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using methane as vehicle fuel

Posted: Mon Jan 17, 2011 8:04 pm
by jed turtle
i had bought the video a few years back and then discovered that it is now available for viewing for free on the internet.

about Harold Bates (interviewed by Mother Earth News in the early 1970s iirc- i have the copy somewhere) who was making his own methane and driving around with it. he was also making his own conversion kit for autos and selling those too.
then he disappeared from view. would love to find out what happened to him, details of his conversion kit, his compressor, everything.
but anyways, the video is here:

of course there are off-the-shelf conversion kits to run cars off of natural gas, as many vehicles do run on natural gas.

and that is one of the reasons i have stayed interested in home-made biogas for so long. the tech is well known, and if one has a reasonably accessable supply of manure or algae feedstock to produce methane, it is perhaps at least as feasible to run one's vehicle on methane as it is to convert it to electricity. with the added benefit that once one is producing the gas, one can also run many if not most of one's household energy requirements from that same gas.

Re: using methane as vehicle fuel

Posted: Wed Jan 19, 2011 8:11 pm
by jed turtle
just discovered a reply to one of my older threads on tb2k that related to methane,
which reply discusses compressing methane. the poster, by the way, i consider to be very knowledgeable in a vast variety of scientific subjects. i thought it would be helpful to quote the pertinent part of that thread here:

Q: What changes would need to be made in ,as example, propane lights in order to run them off of methane?

A: You need a different regulator, and the system needs a pump to be able to get it above the needed input pressure and flow to the regulator, but other than that, it should be a fairly easy conversion. I have seen several people use parts from ABC (Aluminum Boron Chrome) piston engines (like the ones RC cars use), to make safe combustible gas compressors, just drive them with a decent RS760 class (Mabuchi motors) through an eighty to one, or even a two hundred to one transmission (90 to 225 RPM compressor speed). You do not need to have the pump run full time, just compress the gas into any good steel tank that can hold any of the flammable gases (propane, MAPP, or the 60CF and larger big tanks). This way you can store a good amount safely for use when you don't want to have to run the compressor.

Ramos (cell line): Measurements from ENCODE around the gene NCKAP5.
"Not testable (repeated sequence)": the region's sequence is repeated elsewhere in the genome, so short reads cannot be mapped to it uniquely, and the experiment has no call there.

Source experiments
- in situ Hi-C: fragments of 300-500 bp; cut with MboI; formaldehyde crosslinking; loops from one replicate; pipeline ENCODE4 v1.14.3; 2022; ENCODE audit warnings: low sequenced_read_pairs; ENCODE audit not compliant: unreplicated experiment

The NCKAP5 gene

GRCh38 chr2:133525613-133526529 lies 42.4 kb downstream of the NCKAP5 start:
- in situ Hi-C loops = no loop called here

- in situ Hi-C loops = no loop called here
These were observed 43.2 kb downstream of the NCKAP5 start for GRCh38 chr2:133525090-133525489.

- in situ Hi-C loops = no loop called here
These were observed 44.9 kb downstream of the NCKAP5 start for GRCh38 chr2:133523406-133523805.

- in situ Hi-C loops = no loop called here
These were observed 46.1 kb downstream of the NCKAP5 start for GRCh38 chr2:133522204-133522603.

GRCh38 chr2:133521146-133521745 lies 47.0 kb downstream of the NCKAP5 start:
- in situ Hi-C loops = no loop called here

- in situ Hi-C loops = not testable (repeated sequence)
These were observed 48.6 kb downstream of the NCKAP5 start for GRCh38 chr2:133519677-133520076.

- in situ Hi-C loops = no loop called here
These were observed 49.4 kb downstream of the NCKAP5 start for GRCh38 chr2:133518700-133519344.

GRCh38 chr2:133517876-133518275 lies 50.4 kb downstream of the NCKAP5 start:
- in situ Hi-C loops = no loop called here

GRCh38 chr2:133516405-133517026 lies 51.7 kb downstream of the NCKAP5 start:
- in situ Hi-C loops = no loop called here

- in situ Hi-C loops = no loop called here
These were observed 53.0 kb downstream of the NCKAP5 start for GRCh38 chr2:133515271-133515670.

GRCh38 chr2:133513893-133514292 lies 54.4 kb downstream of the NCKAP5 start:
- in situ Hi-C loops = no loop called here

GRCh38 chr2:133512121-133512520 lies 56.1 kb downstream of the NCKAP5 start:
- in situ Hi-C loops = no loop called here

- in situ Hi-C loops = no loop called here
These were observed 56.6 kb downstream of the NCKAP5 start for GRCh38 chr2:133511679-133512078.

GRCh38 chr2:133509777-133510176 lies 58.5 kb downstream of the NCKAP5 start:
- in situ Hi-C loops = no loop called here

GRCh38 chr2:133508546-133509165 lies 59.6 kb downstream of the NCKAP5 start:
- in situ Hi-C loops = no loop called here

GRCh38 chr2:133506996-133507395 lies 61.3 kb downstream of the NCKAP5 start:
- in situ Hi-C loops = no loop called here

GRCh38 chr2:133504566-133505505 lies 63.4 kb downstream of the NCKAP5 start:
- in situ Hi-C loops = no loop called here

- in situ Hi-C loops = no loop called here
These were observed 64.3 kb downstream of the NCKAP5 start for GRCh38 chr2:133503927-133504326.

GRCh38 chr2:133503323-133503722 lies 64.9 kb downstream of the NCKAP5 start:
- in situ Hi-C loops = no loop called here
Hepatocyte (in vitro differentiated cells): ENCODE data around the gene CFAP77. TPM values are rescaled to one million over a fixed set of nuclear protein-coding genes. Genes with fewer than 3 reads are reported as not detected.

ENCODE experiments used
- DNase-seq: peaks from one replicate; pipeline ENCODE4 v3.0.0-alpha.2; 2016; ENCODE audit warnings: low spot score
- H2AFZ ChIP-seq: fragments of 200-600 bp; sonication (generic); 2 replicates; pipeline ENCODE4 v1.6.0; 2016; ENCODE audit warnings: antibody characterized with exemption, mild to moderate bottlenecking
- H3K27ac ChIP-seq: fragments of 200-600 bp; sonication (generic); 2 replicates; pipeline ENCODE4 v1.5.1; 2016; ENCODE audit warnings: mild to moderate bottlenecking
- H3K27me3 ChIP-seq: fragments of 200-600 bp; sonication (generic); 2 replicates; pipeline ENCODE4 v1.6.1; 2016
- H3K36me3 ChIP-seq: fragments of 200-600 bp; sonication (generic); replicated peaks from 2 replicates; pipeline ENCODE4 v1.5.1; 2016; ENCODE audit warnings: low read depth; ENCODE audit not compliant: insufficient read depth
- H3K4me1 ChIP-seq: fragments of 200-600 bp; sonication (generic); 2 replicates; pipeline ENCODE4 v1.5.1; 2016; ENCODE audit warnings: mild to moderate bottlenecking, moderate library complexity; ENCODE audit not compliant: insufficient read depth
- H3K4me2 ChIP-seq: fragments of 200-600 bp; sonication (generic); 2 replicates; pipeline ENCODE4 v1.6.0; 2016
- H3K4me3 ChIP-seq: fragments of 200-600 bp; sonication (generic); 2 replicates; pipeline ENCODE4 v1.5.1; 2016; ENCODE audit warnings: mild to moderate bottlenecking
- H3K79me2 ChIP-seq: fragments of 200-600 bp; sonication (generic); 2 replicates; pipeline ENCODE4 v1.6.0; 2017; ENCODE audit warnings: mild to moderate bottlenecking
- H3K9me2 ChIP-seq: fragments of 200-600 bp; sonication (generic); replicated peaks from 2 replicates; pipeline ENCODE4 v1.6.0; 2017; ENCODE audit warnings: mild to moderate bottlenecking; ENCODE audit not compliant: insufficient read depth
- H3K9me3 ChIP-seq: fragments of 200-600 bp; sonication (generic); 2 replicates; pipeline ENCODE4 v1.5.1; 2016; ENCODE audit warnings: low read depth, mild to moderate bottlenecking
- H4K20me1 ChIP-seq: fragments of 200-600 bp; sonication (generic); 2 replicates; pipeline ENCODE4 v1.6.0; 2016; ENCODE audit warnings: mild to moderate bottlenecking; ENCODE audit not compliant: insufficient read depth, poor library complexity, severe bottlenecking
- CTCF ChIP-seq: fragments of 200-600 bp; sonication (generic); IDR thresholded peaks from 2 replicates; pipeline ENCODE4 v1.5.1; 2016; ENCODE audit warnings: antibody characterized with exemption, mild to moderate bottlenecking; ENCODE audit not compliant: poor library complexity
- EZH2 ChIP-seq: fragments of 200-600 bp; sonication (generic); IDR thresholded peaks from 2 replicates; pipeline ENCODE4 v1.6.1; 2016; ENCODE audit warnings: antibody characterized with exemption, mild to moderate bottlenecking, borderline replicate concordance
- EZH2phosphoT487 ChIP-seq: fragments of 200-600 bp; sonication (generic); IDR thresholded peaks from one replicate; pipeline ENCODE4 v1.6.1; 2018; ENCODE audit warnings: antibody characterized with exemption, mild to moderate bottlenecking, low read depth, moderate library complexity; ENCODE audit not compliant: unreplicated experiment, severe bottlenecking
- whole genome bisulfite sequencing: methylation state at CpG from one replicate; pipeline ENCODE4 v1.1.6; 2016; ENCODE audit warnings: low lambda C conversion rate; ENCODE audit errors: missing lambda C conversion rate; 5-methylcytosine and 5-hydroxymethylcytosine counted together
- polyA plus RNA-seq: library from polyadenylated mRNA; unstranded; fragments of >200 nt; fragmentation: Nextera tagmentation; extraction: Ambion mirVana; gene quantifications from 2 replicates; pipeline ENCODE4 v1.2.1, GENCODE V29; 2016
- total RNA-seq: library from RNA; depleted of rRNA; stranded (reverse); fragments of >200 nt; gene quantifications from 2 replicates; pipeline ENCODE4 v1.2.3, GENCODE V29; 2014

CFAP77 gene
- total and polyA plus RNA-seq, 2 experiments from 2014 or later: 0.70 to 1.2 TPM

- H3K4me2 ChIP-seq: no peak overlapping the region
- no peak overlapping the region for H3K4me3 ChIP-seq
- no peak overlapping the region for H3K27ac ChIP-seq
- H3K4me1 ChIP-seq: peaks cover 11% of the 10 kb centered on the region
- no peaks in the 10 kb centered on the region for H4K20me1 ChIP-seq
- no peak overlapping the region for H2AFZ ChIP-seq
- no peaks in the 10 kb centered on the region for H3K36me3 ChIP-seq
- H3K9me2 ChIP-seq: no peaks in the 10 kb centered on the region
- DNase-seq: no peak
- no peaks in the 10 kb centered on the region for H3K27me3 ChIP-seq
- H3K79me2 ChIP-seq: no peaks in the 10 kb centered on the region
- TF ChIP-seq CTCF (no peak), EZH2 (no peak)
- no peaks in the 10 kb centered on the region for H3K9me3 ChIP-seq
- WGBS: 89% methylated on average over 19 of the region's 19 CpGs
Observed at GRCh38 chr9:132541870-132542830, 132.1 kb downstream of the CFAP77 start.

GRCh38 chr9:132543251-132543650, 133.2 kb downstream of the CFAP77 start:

MAKE SURE THAT YOU ARE ONLY COMPRESSING AND/OR STORING THE FLAMMABLE GAS, AND NO OXYGEN. Having any O2 in the line will prove dangerous to your continued lifestyle...

i hope this link works. let me know if it doesn't ... e+digester

Re: using methane as vehicle fuel

Posted: Sat Jan 22, 2011 8:16 am
by Bob
Here are links to a couple of earlier discussions on this forum about the practicability (and thermodynamics) of compressing gas. ... ess*#p1219 ... ess*#p1104

Given the large amount of energy overhead, for myself, I've focused on trying to design a whole system in which demand more or less matches production -- i.e. as much as possible, try to find a way to use the gas as it is generated, avoiding the cost, complexity (and added hazard) of storing large quantities...

Re: using methane as vehicle fuel

Posted: Sat Jan 22, 2011 10:06 am
by jed turtle
ugh. i just lost a long post by trying to back up before submitting. :(

anyways the first link didn't connect me.

thanks for the second link.

just wanted to say that i have access to fairly substantial quantities of various types of manure.
it has occurred to me for some time that i could produce enough in the warm seasons to power the homestead (and vehicles) here yearlong, especially if i could master compression of the gas. perhaps enough to justify acquiring a 250 gal propane tank (or several) for storage.

as a side benefit to processing large amounts of manure, a signifcant side benefit would be dehydrating and selling the remaining sludge as fertilizer up at the local farm store. probably would pay for the entire project.